Upper Division Interdisciplinary Studio
Back to the Future: Rediscovering Zuanchō
Instructor: Douglas Akagi
SF / UDIST–300 / 15 sessions
Prerequisite: Junior standing
August 5-23, Mon.-Fri., 10 a.m. –4 p.m.
The power of the old, the shock of the new is the theme of this course. A rare and exquisite collection of Japanese kimono pattern books are used to as the vehicle to transport the past to the present.
Zuanchō are design-idea-books. Zuan refers to a prototype design to be used in decorating various kinds of objects and chō means book or notebook. At the turn of the 20th century in Kyoto, the cultural center of Japan to this day, these masterfully printed compilations of design concepts (paintings, patterns, styles, and palettes) facilitated conversations between kimono makers and clients. Art from a rare collection of these Zuanchō books are the focus and impetus of this course.
In 21 century San Francisco, one of their pages might be the starting point for a housewares product line, a short story, or a typeface design. Now as then, the elements contained and impulses conveyed by these books are available for application, combination, and interpretation.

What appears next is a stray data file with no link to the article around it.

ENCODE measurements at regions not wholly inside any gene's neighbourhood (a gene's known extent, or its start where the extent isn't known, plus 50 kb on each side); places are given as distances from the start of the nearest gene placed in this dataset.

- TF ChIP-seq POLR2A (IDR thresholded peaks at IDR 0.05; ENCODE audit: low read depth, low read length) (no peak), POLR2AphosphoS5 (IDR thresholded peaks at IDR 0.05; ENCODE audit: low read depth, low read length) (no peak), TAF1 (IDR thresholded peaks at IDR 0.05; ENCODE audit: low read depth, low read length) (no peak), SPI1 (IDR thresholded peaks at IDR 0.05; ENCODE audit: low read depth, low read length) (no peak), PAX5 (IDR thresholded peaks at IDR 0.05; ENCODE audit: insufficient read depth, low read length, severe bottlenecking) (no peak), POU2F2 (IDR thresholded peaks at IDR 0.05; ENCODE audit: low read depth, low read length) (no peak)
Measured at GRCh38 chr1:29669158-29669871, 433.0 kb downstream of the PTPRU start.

In this studio, students are introduced to zuanchō and guided through a process of imaginative appropriation that draws on their skills in a medium of their choice to recast the treasures of this collection for contemporary use. Cultural, historical, and critical awareness are approached in practical terms to guide hands-on creative engagement.
After a series of exercises designed to expand conceptions of the re-use to which these artifacts may be put, students focus on the development of a single project whose final expression is inspired by the craft embodied in the zuanchō themselves.
Misako Mitsui, whose family were Kyoto kimono merchants for generations, is generously sharing her family’s Zuanchō collection with the college. She initiates the course with a very informative lecture about Zuanchō and its fascinating history.
Additional lectures about traditional Japanese aesthetic values and product ideation set the stage for inspired creativity.
This course satisfies an Upper Division Interdisciplinary studio requirement or a studio elective. For Graphic Design, Industrial Design, Illustration, and Interaction Design students, this course may satisfy an investigative studio or major studio elective.
The following summer study abroad and off-campus courses satisfy an Upper Division Interdisciplinary studio:
Oakland campus, Ralls 201
Office Hours: Monday–Friday
8:30 a.m.–5 p.m.
See Contact Info to reach a specific program.